Rishi Sunak says it’s easy to ‘duck difficult decisions’
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The Chancellor did not attend this week’s Prime Minister’s Questions, in which Mr Johnson apologised for attending an event in the garden of Downing Street where attendees could bring supplies of alcohol. The Prime Minister issued apologies in various forms a dozen times during the punishing Commons session after a leaked email showed an invitation sent to Downing Street staff.
The invitation said the event aimed to “make the most of the lovely weather” and that staff could “bring your own booze” during the gathering in May 2020 – which the Prime Minister said he “believed implicitly” to be “a work event”.
Mr Johnson offered his “heartfelt apologies”, saying he attended the gathering for approximately 25 minutes to “thank groups of staff” but “with hindsight I should have sent everyone back inside”.
He added: “I should have found some other way to thank them.
“And I should have recognised that, even if it could be said technically to fall within the guidance, there would be millions and millions of people who simply would not see it that way.”
The Prime Minister is now contending with increasingly vocal calls within his party for his resignation, with the Chancellor noticeably silent on the controversy.
He finally acknowledged the Prime Minister’s admission with a brief tweet while on a visit to Ilfracombe, Devon.
Mr Sunak, who is widely considered a leading candidate to one day take over from Mr Johnson, shied away from the Prime Minister’s grilling in the Commons, offering up a single line of commentary in a brief post.
He tweeted: “I’ve been on a visit all day today continuing work on our #PlanForJobs as well as meeting MPs to discuss the energy situation.
“The PM was right to apologise and I support his request for patience while Sue Gray carries out her enquiry.”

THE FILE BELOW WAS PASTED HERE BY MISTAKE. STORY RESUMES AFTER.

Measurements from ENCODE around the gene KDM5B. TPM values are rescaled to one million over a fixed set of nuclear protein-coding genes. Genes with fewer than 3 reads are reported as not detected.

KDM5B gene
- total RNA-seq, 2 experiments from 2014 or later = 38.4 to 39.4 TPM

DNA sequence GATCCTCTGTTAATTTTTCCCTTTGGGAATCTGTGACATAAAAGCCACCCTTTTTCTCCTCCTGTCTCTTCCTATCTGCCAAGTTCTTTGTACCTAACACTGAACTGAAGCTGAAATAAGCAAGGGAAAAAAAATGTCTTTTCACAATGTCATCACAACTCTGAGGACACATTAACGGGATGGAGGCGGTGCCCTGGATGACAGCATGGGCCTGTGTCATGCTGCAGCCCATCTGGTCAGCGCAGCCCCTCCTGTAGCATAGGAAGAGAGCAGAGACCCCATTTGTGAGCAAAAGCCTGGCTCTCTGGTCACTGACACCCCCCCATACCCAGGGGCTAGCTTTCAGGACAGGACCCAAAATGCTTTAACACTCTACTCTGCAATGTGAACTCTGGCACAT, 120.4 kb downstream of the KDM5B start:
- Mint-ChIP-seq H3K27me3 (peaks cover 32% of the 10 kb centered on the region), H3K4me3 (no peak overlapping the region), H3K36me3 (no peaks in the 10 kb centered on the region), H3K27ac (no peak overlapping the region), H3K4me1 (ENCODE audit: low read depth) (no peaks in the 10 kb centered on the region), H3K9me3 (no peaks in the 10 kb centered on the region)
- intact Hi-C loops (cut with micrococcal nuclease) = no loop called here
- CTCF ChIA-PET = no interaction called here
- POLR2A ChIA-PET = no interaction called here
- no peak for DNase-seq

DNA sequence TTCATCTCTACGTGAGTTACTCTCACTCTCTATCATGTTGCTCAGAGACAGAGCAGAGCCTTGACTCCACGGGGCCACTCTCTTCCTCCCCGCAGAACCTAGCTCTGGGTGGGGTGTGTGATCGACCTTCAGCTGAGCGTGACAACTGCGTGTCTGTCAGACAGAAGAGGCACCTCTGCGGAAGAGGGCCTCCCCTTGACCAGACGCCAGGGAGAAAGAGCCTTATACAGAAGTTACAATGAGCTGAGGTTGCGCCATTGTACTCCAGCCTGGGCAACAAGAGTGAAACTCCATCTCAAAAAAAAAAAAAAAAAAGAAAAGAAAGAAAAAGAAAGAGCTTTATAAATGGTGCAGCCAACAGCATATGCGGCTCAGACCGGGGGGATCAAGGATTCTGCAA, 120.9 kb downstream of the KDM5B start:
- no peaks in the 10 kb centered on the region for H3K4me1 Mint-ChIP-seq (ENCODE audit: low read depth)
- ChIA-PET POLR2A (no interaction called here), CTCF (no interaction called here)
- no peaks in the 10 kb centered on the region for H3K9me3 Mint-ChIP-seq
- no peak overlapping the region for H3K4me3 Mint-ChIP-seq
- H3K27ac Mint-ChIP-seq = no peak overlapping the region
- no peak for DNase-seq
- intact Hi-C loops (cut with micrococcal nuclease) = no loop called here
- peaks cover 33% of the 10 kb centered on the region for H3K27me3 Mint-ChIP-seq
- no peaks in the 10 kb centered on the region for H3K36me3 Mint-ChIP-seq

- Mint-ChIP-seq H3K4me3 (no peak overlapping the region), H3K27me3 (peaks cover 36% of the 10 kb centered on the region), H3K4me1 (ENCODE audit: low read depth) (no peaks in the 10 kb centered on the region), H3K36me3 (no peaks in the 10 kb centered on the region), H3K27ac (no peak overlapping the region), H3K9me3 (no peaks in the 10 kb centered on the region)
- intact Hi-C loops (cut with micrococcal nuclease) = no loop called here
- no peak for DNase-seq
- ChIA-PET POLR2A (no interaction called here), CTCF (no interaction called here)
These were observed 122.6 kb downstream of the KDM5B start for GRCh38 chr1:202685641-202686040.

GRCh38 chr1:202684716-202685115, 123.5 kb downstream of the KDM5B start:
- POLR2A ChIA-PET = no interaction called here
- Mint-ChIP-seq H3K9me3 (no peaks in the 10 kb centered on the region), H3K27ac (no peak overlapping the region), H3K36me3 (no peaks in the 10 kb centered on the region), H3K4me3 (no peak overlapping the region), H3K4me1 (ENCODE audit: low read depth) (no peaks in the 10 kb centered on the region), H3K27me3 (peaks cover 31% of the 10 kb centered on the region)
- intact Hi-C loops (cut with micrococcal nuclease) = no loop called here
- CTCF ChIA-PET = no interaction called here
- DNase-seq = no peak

Senior civil servant Sue Gray has been tasked with the investigation into the claims that Number 10 staff held a party on December 18, 2020, as well as looking into the May 20, 2020, garden gathering.
Bloomberg journalist Therese Raphael responded to the news with scepticism: “Translation: I’ve been watching things carefully from a safe distance. I want to appear loyal while reserving judgment.”
Fellow journalist, and columnist for the i newspaper, Ian Dunt, reacted to Mr Sunak’s tweet with no small amount of sarcasm: “The passion. The commitment. The sheer no-holds-barred authenticity.”
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Another user, @pompey9219, commented: “Even in times of complete political turmoil, you will find politicians sitting on an imaginary fence of political purgatory.”
Others more explicitly questioned how Mr Sunak may be considering potential leadership bids in his brief acknowledgement of this week’s Prime Minister’s Questions.
Kevin Maguire, associate editor of the Mirror, commented: “Sunak’s support for Johnson is so half-hearted it’s funny.”
The Financial Times’ Whitehall editor, Sebastian Payne, wrote that Mr Sunak’s tweet had “no actual endorsement of the Prime Minister”, while former England rugby player Brian Moore pinpointed how Mr Sunak’s plan for jobs may also include plans for his own job – potentially as Tory leader.
Mr Moore tweeted: “I’ll bet he’s planning for one job.”
Mr Johnson is facing condemnation even from within his own party – Scottish Conservative leader Douglas Ross led demands for Mr Johnson to step down on Wednesday.
Caroline Nokes, chair of the women and equalities committee in the Commons, told Sky News that Mr Johnson should “absolutely” hand in his resignation.
She continued: “He’s damaging us now, he’s damaging the entire Conservative brand.”
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